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Med Image Anal. 2016 Aug;32:157-72. doi: 10.1016/j.media.2016.03.007. Epub 2016 Apr 4.

Automatic optimal filament segmentation with sub-pixel accuracy using generalized linear models and B-spline level-sets.

Author information

1
MOSAIC Group, Center for Systems Biology Dresden (CSBD), Dresden, Germany; Max Planck Institute of Molecular Cell Biology and Genetics, Dresden, Germany; Now at: European Research Center, Huawei Technologies, Munich, Germany.
2
Department of Molecular Biophysics and Biochemistry, Yale University, New Haven, CT, USA.
3
Chair of Scientific Computing for Systems Biology, Faculty of Computer Science, TU Dresden, Dresden, Germany; MOSAIC Group, Center for Systems Biology Dresden (CSBD), Dresden, Germany; Max Planck Institute of Molecular Cell Biology and Genetics, Dresden, Germany. Electronic address: ivos@mpi-cbg.de.

Abstract

Biological filaments, such as actin filaments, microtubules, and cilia, are often imaged using different light-microscopy techniques. Reconstructing the filament curve from the acquired images constitutes the filament segmentation problem. Since filaments have lower dimensionality than the image itself, there is an inherent trade-off between tracing the filament with sub-pixel accuracy and avoiding noise artifacts. Here, we present a globally optimal filament segmentation method based on B-spline vector level-sets and a generalized linear model for the pixel intensity statistics. We show that the resulting optimization problem is convex and can hence be solved with global optimality. We introduce a simple and efficient algorithm to compute such optimal filament segmentations, and provide an open-source implementation as an ImageJ/Fiji plugin. We further derive an information-theoretic lower bound on the filament segmentation error, quantifying how well an algorithm could possibly do given the information in the image. We show that our algorithm asymptotically reaches this bound in the spline coefficients. We validate our method in comprehensive benchmarks, compare with other methods, and show applications from fluorescence, phase-contrast, and dark-field microscopy.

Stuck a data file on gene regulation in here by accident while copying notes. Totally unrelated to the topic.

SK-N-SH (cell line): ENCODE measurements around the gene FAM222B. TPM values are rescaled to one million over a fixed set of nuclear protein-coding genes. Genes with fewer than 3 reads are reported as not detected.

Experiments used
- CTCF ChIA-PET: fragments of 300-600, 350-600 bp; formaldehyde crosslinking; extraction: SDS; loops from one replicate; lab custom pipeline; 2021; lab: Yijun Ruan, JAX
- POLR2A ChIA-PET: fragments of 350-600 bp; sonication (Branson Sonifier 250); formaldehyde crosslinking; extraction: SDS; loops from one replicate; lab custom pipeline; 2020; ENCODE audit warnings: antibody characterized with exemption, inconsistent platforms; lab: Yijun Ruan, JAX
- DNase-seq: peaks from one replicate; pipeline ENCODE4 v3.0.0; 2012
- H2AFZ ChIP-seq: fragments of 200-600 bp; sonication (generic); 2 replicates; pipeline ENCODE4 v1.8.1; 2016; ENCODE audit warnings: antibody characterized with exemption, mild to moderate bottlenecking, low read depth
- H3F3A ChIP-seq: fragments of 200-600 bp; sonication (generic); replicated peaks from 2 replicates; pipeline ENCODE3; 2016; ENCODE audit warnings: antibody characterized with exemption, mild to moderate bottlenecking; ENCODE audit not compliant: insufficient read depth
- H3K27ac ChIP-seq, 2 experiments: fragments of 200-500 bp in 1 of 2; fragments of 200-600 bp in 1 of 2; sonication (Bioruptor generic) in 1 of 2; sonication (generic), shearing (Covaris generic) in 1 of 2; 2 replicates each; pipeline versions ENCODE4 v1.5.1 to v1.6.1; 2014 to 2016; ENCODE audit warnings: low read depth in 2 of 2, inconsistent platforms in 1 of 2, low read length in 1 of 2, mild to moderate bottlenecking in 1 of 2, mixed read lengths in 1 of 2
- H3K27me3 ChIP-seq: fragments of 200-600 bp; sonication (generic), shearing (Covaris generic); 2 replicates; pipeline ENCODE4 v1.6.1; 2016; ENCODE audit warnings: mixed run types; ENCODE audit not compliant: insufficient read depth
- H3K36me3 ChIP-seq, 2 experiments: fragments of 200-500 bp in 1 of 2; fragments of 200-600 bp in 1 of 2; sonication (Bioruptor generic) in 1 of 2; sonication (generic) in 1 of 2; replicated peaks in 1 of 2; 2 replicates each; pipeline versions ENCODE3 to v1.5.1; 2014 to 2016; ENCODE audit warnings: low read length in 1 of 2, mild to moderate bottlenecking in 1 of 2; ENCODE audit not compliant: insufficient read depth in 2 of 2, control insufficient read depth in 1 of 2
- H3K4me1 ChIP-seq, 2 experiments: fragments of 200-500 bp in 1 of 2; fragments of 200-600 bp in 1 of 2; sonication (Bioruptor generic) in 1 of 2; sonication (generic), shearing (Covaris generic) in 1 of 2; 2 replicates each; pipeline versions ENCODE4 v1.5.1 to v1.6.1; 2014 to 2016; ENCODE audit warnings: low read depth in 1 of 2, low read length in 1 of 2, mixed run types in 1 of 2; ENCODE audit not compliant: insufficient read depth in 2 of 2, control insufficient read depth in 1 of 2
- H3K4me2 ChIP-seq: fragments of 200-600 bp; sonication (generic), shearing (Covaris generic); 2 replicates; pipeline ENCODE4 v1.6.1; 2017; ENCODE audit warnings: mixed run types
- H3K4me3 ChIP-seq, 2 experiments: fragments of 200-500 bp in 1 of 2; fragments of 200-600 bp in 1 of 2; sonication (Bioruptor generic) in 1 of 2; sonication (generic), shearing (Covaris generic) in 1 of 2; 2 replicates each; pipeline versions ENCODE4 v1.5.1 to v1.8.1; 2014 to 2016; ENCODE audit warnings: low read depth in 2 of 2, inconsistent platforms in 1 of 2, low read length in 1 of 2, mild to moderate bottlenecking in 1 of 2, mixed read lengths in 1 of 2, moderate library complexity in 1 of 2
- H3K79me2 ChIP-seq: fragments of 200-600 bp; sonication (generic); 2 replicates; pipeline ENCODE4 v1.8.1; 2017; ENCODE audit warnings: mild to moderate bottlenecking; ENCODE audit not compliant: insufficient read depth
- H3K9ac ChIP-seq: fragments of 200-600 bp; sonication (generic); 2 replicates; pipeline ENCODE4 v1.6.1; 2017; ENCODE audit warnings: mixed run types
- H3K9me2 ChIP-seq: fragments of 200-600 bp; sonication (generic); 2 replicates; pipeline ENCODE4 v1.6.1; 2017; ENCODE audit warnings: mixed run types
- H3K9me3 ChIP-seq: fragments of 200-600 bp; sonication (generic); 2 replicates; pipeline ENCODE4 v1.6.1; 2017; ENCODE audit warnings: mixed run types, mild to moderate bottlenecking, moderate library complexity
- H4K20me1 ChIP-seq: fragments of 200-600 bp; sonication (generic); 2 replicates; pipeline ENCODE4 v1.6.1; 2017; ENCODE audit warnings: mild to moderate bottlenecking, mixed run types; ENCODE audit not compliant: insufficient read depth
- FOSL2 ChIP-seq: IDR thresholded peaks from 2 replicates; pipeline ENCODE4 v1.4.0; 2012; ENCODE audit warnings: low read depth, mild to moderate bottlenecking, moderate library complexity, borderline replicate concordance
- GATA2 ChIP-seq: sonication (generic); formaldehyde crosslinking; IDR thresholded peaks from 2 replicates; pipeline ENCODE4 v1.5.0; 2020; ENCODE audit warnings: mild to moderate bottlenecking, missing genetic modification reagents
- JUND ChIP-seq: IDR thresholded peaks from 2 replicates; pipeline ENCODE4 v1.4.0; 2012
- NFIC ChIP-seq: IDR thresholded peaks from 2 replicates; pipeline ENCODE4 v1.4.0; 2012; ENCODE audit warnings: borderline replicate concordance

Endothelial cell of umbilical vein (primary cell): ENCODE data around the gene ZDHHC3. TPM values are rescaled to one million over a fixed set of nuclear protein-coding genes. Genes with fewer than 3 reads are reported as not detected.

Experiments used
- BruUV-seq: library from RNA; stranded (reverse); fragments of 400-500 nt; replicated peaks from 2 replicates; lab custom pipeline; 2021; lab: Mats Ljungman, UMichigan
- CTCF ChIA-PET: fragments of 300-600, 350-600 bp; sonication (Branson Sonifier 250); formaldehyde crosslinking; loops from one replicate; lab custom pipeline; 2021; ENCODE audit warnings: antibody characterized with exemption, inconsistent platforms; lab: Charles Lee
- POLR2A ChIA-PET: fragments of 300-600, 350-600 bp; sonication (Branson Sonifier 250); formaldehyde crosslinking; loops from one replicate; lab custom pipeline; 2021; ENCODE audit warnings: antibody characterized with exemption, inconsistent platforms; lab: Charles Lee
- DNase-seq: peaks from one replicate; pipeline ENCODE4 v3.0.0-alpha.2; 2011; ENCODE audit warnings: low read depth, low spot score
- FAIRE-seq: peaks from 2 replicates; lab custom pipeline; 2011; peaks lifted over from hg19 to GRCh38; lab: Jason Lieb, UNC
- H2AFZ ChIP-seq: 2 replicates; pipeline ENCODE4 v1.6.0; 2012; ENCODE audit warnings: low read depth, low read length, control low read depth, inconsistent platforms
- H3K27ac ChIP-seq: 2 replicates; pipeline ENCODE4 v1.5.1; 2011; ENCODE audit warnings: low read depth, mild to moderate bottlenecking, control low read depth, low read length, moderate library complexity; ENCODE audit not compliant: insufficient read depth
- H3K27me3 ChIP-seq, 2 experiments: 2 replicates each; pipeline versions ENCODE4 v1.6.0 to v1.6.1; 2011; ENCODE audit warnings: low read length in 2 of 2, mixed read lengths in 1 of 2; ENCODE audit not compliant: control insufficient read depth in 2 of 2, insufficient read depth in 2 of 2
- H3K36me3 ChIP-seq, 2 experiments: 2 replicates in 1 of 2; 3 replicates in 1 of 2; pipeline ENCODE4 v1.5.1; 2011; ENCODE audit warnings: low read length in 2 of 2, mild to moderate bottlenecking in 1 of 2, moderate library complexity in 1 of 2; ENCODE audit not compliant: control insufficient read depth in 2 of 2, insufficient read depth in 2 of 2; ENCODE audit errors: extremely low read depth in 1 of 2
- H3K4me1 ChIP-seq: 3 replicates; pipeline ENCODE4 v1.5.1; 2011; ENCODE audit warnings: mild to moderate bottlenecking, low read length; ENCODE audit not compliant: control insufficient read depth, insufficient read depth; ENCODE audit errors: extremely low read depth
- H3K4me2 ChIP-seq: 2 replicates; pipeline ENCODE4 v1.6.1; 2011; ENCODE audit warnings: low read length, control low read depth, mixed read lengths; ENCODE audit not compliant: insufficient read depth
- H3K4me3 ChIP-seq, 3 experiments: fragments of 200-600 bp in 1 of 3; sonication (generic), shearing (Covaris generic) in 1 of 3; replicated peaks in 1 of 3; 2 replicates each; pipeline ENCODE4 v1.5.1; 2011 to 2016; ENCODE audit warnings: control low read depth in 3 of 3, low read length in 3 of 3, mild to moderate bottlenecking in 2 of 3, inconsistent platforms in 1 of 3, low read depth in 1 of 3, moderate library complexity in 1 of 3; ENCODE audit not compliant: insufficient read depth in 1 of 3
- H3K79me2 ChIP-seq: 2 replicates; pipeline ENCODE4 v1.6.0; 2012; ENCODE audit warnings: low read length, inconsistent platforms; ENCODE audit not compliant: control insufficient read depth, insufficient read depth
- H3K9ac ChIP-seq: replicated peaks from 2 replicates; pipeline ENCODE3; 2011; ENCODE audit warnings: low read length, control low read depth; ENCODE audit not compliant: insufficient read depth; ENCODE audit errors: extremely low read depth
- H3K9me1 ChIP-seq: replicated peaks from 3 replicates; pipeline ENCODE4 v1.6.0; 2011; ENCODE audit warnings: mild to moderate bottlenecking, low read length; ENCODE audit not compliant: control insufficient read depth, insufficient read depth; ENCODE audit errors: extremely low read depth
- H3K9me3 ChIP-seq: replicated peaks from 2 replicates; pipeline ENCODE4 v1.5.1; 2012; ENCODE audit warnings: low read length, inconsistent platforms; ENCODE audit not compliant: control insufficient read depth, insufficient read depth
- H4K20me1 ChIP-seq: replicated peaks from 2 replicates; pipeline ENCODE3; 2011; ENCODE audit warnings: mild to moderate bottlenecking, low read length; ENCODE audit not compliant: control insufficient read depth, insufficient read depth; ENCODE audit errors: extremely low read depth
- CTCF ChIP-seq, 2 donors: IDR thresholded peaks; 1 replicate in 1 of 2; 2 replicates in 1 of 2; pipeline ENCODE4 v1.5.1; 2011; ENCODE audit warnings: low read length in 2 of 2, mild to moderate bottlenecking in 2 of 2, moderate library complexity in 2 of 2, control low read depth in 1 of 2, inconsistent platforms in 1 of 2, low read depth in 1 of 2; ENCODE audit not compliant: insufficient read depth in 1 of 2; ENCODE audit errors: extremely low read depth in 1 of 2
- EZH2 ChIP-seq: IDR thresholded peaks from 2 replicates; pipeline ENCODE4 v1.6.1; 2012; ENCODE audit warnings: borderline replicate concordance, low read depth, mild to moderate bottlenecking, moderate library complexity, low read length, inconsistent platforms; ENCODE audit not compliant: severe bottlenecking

KEYWORDS:

Axoneme; B-spline; Filament segmentation; Level set; Light microscopy; Microtubule

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